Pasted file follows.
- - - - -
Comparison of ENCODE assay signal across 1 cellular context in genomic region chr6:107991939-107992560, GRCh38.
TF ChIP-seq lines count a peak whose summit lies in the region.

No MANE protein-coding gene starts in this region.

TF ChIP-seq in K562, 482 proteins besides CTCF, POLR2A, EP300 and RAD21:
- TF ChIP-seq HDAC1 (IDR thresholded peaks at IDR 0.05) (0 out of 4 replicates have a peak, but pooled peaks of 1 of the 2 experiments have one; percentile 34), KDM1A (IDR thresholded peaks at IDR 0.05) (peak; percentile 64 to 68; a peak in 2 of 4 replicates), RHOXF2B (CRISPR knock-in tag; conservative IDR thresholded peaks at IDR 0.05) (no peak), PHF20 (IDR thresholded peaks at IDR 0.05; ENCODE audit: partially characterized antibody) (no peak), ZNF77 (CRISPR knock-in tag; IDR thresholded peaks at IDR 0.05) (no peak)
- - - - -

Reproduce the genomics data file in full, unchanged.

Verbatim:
Comparison of ENCODE assay signal across 1 cellular context in genomic region chr6:107991939-107992560, GRCh38.
TF ChIP-seq lines count a peak whose summit lies in the region.

No MANE protein-coding gene starts in this region.

TF ChIP-seq in K562, 482 proteins besides CTCF, POLR2A, EP300 and RAD21:
- TF ChIP-seq HDAC1 (IDR thresholded peaks at IDR 0.05) (0 out of 4 replicates have a peak, but pooled peaks of 1 of the 2 experiments have one; percentile 34), KDM1A (IDR thresholded peaks at IDR 0.05) (peak; percentile 64 to 68; a peak in 2 of 4 replicates), RHOXF2B (CRISPR knock-in tag; conservative IDR thresholded peaks at IDR 0.05) (no peak), PHF20 (IDR thresholded peaks at IDR 0.05; ENCODE audit: partially characterized antibody) (no peak), ZNF77 (CRISPR knock-in tag; IDR thresholded peaks at IDR 0.05) (no peak)